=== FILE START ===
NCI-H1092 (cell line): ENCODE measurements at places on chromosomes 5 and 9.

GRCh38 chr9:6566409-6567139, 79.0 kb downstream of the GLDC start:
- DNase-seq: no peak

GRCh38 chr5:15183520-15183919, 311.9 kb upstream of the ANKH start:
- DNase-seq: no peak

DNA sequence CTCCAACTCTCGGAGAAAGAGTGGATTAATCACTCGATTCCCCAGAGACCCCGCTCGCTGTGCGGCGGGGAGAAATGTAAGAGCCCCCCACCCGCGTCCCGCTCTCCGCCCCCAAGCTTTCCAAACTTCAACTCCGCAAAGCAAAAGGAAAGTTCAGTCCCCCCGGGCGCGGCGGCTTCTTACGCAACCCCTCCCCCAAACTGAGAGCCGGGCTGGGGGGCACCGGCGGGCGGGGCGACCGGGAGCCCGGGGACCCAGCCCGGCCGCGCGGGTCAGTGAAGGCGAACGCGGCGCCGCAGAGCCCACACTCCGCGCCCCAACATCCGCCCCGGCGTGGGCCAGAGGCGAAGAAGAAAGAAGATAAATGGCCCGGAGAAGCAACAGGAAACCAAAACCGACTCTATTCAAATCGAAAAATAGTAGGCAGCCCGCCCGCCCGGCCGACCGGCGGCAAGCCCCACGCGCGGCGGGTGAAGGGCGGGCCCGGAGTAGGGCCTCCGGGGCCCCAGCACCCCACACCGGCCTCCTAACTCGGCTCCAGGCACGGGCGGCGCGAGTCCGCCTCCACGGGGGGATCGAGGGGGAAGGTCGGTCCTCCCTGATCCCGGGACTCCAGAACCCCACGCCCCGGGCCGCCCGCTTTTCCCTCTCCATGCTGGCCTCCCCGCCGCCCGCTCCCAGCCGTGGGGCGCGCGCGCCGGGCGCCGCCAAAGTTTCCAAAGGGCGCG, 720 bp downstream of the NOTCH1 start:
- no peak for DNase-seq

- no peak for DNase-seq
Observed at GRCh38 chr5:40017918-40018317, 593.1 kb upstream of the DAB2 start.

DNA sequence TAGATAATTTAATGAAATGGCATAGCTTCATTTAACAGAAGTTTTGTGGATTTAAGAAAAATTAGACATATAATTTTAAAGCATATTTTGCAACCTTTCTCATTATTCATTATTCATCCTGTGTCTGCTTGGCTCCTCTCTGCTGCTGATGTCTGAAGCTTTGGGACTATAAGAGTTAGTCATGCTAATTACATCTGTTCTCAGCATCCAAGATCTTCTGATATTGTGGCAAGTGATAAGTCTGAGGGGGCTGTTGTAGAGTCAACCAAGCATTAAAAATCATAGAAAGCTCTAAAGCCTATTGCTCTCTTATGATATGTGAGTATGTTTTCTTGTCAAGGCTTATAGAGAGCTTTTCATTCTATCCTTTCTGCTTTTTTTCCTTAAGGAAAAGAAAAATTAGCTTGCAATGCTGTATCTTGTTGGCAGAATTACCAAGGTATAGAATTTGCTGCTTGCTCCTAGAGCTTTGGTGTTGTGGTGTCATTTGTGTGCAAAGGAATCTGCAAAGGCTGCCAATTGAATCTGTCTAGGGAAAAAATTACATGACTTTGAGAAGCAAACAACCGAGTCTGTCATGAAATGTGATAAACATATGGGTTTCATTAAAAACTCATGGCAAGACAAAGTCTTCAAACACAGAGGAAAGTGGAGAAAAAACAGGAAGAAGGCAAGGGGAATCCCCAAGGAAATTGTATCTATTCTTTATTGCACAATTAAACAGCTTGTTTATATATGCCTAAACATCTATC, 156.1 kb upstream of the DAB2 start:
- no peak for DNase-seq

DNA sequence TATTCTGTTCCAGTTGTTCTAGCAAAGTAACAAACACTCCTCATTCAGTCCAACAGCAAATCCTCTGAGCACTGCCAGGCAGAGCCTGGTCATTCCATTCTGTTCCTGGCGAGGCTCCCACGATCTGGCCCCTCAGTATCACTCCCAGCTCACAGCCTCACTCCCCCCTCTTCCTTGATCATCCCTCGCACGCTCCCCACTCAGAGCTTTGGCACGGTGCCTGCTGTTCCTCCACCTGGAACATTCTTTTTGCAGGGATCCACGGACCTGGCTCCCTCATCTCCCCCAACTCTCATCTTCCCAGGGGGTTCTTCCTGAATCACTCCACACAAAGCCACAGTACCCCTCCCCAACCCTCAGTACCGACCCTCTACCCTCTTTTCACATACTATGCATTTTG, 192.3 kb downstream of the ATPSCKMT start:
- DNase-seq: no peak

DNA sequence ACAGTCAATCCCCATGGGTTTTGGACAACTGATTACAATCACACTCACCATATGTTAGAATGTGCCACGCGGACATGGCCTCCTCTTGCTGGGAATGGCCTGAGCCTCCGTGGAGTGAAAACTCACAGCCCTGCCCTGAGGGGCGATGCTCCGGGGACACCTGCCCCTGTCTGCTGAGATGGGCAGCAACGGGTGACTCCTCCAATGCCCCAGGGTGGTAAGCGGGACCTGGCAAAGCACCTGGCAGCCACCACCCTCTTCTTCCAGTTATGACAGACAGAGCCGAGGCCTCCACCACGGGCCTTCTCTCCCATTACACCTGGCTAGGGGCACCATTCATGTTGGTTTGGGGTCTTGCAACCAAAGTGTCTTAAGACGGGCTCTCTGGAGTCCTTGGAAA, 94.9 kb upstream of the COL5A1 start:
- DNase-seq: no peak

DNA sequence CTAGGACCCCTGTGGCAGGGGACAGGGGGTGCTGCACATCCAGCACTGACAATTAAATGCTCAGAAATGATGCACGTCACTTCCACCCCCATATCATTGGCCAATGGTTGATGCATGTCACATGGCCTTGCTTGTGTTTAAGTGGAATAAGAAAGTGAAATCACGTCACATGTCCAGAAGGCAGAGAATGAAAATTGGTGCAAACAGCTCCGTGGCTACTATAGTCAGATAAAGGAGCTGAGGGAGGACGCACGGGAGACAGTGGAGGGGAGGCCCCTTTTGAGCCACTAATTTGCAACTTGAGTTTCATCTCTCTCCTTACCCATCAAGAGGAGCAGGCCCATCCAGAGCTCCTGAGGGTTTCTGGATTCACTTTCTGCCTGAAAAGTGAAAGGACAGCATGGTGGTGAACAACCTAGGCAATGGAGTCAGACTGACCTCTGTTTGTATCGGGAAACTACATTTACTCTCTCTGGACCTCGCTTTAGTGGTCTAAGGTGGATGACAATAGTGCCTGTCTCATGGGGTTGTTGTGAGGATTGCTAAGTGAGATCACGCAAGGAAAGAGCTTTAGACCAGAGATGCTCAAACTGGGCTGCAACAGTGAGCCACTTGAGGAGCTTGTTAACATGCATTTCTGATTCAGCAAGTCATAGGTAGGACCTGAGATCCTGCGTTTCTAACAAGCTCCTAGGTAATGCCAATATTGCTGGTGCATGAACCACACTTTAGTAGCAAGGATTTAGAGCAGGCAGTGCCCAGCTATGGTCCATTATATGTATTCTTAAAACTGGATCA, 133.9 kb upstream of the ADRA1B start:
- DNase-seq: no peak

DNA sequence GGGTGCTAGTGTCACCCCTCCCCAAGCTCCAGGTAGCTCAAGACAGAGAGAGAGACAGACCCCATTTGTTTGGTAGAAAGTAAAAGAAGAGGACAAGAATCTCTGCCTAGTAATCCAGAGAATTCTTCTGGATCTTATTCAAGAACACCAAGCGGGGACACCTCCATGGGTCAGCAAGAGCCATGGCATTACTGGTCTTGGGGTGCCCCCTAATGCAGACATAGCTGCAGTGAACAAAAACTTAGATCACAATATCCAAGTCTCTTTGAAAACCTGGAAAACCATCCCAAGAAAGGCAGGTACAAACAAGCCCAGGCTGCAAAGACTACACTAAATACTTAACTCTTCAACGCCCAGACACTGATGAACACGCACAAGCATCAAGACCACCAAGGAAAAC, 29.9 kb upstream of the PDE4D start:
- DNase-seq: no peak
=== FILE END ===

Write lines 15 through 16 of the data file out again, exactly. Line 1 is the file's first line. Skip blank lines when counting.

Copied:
- DNase-seq: no peak

DNA sequence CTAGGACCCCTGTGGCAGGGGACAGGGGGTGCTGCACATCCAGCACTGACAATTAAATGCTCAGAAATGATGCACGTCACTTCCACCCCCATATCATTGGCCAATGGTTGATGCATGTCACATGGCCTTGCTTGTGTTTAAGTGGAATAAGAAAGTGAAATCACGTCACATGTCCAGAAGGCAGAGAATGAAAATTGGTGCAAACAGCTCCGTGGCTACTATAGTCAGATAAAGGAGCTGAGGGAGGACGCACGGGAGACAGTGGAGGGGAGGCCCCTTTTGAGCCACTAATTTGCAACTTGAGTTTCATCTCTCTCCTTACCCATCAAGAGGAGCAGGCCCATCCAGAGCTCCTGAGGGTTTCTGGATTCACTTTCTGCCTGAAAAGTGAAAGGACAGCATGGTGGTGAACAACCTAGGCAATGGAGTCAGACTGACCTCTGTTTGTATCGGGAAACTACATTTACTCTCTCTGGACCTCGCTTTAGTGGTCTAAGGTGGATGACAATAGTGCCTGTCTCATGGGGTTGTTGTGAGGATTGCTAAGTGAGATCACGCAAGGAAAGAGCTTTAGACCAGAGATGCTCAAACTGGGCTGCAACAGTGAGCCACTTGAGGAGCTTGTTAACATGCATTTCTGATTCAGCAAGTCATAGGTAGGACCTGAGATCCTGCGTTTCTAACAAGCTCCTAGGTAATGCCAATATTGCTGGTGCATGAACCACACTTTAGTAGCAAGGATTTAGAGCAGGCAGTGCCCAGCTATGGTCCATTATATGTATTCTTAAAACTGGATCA, 133.9 kb upstream of the ADRA1B start: